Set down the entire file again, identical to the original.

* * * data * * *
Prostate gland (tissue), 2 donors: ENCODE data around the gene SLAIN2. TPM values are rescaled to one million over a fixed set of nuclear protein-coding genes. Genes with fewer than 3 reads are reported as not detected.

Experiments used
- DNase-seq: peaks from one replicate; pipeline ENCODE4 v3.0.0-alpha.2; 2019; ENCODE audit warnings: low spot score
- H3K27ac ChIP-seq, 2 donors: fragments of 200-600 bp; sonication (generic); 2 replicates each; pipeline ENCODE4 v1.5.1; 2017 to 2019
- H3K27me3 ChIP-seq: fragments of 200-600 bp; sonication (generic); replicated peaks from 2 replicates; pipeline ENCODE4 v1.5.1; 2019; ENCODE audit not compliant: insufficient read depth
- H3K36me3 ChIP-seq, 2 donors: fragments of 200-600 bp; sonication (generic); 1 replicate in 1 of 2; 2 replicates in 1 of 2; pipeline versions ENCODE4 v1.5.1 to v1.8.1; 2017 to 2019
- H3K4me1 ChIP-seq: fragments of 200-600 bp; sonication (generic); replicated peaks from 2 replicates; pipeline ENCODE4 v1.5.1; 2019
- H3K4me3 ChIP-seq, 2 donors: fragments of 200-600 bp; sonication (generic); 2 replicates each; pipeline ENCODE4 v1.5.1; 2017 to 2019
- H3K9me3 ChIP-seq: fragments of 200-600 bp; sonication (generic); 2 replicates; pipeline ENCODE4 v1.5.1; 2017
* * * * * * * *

Prostate gland (tissue), 2 donors: ENCODE data around the gene SLAIN2. TPM values are rescaled to one million over a fixed set of nuclear protein-coding genes. Genes with fewer than 3 reads are reported as not detected.

Experiments used
- DNase-seq: peaks from one replicate; pipeline ENCODE4 v3.0.0-alpha.2; 2019; ENCODE audit warnings: low spot score
- H3K27ac ChIP-seq, 2 donors: fragments of 200-600 bp; sonication (generic); 2 replicates each; pipeline ENCODE4 v1.5.1; 2017 to 2019
- H3K27me3 ChIP-seq: fragments of 200-600 bp; sonication (generic); replicated peaks from 2 replicates; pipeline ENCODE4 v1.5.1; 2019; ENCODE audit not compliant: insufficient read depth
- H3K36me3 ChIP-seq, 2 donors: fragments of 200-600 bp; sonication (generic); 1 replicate in 1 of 2; 2 replicates in 1 of 2; pipeline versions ENCODE4 v1.5.1 to v1.8.1; 2017 to 2019
- H3K4me1 ChIP-seq: fragments of 200-600 bp; sonication (generic); replicated peaks from 2 replicates; pipeline ENCODE4 v1.5.1; 2019
- H3K4me3 ChIP-seq, 2 donors: fragments of 200-600 bp; sonication (generic); 2 replicates each; pipeline ENCODE4 v1.5.1; 2017 to 2019
- H3K9me3 ChIP-seq: fragments of 200-600 bp; sonication (generic); 2 replicates; pipeline ENCODE4 v1.5.1; 2017